The key or keys to which the new functional sequence is assigned are selected 405. This can be accomplished by prompting the user/operator to activate the desired key(s) or key sequence.
In another embodiment, the downloaded functional sequence may already be preassigned to a predetermined key or keys on the printer. This embodiment may also work for functional sequences that are received from a memory card. In either case, the new functional sequence may be preassigned to certain keys of the printer that were designed for being assigned new functionality. For example, three keys on the printer may have no function until a memory card is inserted, the functional sequences are downloaded, or the operator records a sequence. The functional sequences are then assigned to the keys to which the memory card or download file has been preprogrammed.
The new functional sequence and its assigned key(s) are stored 410 for future use by the printer controller. This phase encompasses the storing of new address pointers to point to the new key sequence. For example, if new key sequence on an inserted memory card is accessed directly instead of being downloaded to printer memory to update the firmware, an original address pointer that pointed to the old functionality may be updated to point to the new functionality on the memory card.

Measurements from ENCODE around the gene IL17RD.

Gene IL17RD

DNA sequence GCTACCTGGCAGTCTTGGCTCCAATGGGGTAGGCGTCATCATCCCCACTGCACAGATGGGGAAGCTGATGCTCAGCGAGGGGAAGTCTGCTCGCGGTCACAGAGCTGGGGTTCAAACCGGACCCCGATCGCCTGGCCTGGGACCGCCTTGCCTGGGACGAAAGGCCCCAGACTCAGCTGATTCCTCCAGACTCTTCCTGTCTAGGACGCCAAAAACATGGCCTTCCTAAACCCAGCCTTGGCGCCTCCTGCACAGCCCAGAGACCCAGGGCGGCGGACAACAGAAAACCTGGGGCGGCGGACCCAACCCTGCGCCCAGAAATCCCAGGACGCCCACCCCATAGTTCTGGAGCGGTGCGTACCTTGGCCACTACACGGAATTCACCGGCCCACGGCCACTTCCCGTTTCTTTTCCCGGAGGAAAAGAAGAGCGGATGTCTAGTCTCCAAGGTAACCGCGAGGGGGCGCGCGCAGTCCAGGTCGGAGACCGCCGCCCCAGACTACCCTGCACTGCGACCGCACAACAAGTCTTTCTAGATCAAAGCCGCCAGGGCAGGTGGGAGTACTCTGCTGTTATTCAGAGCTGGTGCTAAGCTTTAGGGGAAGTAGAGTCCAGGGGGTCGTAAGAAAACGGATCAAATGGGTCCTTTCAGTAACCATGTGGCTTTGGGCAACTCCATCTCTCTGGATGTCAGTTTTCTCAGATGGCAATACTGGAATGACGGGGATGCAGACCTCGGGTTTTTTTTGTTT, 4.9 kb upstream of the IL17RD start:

While one embodiment of the present invention has been described as assigning a functional key sequence to a programmable key of the printer, the present invention is not limited to the assignment of key functions. For example, a printer function that does not require or does not have a key for activation may also be assigned to a programmable key. This can be described as assigning a functional sequence to that key.